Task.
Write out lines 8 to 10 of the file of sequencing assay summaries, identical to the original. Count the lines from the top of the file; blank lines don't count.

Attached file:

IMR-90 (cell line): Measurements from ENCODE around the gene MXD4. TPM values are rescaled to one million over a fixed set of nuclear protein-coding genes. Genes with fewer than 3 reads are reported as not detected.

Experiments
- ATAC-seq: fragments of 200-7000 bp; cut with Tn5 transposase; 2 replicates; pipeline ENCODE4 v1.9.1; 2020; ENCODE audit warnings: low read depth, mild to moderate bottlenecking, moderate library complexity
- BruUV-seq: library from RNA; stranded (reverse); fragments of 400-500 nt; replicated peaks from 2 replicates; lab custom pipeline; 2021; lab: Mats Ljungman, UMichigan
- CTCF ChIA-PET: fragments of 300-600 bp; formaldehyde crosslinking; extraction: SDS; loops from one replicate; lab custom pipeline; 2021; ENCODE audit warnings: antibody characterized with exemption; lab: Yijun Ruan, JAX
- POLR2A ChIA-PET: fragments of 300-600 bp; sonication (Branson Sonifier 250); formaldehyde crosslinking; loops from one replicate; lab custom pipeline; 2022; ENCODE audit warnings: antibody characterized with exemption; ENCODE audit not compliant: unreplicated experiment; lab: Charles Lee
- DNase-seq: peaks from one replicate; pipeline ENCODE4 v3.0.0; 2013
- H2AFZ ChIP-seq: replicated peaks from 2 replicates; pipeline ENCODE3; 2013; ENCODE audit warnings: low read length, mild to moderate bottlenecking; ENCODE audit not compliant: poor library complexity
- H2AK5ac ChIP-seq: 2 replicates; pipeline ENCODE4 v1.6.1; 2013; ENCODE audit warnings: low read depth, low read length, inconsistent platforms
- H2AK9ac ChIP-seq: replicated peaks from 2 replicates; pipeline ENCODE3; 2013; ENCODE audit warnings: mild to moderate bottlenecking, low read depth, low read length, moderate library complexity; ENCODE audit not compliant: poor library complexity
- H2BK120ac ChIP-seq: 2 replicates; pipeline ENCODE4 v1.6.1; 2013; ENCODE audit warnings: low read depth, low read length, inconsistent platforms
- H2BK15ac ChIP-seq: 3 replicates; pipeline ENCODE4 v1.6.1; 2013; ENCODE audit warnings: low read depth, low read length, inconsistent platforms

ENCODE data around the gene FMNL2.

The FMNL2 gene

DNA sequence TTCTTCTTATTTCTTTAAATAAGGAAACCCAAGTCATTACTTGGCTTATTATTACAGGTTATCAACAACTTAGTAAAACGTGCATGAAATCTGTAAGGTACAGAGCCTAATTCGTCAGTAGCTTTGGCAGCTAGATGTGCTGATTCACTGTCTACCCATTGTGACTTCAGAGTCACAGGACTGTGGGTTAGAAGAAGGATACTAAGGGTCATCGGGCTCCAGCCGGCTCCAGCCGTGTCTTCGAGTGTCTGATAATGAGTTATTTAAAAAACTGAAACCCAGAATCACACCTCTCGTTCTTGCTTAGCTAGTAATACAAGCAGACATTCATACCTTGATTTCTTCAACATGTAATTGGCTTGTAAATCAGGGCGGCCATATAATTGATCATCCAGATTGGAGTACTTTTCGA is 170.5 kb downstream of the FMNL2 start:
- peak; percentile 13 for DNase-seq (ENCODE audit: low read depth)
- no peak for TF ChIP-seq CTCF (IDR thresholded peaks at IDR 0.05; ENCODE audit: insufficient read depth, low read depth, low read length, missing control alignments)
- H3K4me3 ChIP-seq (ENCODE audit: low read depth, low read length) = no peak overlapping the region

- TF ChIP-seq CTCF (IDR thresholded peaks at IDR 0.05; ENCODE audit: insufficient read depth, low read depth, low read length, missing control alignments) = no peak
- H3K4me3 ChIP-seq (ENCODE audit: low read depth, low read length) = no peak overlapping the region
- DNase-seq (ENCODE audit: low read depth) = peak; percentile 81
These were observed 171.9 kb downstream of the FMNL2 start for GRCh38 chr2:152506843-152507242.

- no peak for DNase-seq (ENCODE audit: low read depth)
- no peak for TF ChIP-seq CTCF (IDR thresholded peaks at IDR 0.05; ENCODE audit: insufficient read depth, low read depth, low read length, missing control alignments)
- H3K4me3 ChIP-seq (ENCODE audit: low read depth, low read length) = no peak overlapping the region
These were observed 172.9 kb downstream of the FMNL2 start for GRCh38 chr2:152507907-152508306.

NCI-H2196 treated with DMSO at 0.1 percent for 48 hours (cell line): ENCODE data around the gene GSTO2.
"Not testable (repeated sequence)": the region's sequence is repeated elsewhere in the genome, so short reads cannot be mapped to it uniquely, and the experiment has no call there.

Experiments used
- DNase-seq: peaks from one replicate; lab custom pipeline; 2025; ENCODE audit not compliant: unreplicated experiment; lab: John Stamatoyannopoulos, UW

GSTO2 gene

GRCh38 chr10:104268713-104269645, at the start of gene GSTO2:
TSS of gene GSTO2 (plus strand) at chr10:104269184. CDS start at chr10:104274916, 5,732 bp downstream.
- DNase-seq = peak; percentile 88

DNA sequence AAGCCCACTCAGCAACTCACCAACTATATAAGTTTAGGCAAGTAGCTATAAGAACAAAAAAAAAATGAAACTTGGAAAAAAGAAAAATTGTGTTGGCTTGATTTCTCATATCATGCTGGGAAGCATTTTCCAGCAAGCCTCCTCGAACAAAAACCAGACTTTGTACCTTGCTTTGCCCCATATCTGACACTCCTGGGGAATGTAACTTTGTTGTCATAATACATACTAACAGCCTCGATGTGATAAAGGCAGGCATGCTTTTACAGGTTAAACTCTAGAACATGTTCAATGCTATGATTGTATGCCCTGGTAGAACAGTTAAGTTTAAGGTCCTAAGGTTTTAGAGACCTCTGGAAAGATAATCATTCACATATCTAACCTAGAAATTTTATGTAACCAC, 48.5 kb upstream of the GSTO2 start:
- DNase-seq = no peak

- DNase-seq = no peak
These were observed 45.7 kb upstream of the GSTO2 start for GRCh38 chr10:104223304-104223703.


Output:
- H2AFZ ChIP-seq: replicated peaks from 2 replicates; pipeline ENCODE3; 2013; ENCODE audit warnings: low read length, mild to moderate bottlenecking; ENCODE audit not compliant: poor library complexity
- H2AK5ac ChIP-seq: 2 replicates; pipeline ENCODE4 v1.6.1; 2013; ENCODE audit warnings: low read depth, low read length, inconsistent platforms
- H2AK9ac ChIP-seq: replicated peaks from 2 replicates; pipeline ENCODE3; 2013; ENCODE audit warnings: mild to moderate bottlenecking, low read depth, low read length, moderate library complexity; ENCODE audit not compliant: poor library complexity